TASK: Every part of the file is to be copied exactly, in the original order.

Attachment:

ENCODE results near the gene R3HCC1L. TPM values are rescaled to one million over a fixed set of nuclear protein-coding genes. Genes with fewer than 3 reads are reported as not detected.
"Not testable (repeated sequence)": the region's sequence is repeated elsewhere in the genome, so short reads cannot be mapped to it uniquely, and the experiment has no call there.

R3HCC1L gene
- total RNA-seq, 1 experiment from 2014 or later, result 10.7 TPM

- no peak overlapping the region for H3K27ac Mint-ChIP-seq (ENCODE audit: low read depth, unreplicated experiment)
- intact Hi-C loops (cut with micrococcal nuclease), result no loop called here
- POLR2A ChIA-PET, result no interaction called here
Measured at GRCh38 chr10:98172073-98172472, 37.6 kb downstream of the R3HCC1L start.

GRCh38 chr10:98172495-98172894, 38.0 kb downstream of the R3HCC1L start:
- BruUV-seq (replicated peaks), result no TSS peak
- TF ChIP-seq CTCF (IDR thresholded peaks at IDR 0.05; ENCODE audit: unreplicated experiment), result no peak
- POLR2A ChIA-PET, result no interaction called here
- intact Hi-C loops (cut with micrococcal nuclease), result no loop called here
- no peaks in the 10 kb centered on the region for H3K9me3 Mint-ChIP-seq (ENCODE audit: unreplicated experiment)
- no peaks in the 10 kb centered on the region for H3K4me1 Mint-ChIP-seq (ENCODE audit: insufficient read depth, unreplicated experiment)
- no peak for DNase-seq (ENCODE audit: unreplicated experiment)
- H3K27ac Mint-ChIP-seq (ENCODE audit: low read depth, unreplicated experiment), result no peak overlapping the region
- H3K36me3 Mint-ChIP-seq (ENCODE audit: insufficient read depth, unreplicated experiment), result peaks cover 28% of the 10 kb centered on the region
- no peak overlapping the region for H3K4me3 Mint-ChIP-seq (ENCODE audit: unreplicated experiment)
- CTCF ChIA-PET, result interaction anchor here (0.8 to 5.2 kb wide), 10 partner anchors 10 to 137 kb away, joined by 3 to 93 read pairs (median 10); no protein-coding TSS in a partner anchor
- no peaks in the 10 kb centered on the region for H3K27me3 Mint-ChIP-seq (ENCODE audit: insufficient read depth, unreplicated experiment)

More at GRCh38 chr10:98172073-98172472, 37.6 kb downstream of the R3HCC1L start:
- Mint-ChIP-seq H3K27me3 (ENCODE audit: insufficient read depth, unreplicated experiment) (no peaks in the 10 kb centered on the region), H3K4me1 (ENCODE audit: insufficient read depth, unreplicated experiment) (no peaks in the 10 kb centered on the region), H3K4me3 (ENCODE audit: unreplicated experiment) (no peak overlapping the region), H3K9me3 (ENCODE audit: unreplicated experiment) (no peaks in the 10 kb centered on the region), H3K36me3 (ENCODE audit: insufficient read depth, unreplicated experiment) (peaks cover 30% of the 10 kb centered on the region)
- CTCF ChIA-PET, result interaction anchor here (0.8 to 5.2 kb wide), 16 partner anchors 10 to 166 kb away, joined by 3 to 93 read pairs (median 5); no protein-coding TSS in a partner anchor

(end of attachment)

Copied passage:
ENCODE results near the gene R3HCC1L. TPM values are rescaled to one million over a fixed set of nuclear protein-coding genes. Genes with fewer than 3 reads are reported as not detected.
"Not testable (repeated sequence)": the region's sequence is repeated elsewhere in the genome, so short reads cannot be mapped to it uniquely, and the experiment has no call there.

R3HCC1L gene
- total RNA-seq, 1 experiment from 2014 or later, result 10.7 TPM

- no peak overlapping the region for H3K27ac Mint-ChIP-seq (ENCODE audit: low read depth, unreplicated experiment)
- intact Hi-C loops (cut with micrococcal nuclease), result no loop called here
- POLR2A ChIA-PET, result no interaction called here
Measured at GRCh38 chr10:98172073-98172472, 37.6 kb downstream of the R3HCC1L start.

GRCh38 chr10:98172495-98172894, 38.0 kb downstream of the R3HCC1L start:
- BruUV-seq (replicated peaks), result no TSS peak
- TF ChIP-seq CTCF (IDR thresholded peaks at IDR 0.05; ENCODE audit: unreplicated experiment), result no peak
- POLR2A ChIA-PET, result no interaction called here
- intact Hi-C loops (cut with micrococcal nuclease), result no loop called here
- no peaks in the 10 kb centered on the region for H3K9me3 Mint-ChIP-seq (ENCODE audit: unreplicated experiment)
- no peaks in the 10 kb centered on the region for H3K4me1 Mint-ChIP-seq (ENCODE audit: insufficient read depth, unreplicated experiment)
- no peak for DNase-seq (ENCODE audit: unreplicated experiment)
- H3K27ac Mint-ChIP-seq (ENCODE audit: low read depth, unreplicated experiment), result no peak overlapping the region
- H3K36me3 Mint-ChIP-seq (ENCODE audit: insufficient read depth, unreplicated experiment), result peaks cover 28% of the 10 kb centered on the region
- no peak overlapping the region for H3K4me3 Mint-ChIP-seq (ENCODE audit: unreplicated experiment)
- CTCF ChIA-PET, result interaction anchor here (0.8 to 5.2 kb wide), 10 partner anchors 10 to 137 kb away, joined by 3 to 93 read pairs (median 10); no protein-coding TSS in a partner anchor
- no peaks in the 10 kb centered on the region for H3K27me3 Mint-ChIP-seq (ENCODE audit: insufficient read depth, unreplicated experiment)

More at GRCh38 chr10:98172073-98172472, 37.6 kb downstream of the R3HCC1L start:
- Mint-ChIP-seq H3K27me3 (ENCODE audit: insufficient read depth, unreplicated experiment) (no peaks in the 10 kb centered on the region), H3K4me1 (ENCODE audit: insufficient read depth, unreplicated experiment) (no peaks in the 10 kb centered on the region), H3K4me3 (ENCODE audit: unreplicated experiment) (no peak overlapping the region), H3K9me3 (ENCODE audit: unreplicated experiment) (no peaks in the 10 kb centered on the region), H3K36me3 (ENCODE audit: insufficient read depth, unreplicated experiment) (peaks cover 30% of the 10 kb centered on the region)
- CTCF ChIA-PET, result interaction anchor here (0.8 to 5.2 kb wide), 16 partner anchors 10 to 166 kb away, joined by 3 to 93 read pairs (median 5); no protein-coding TSS in a partner anchor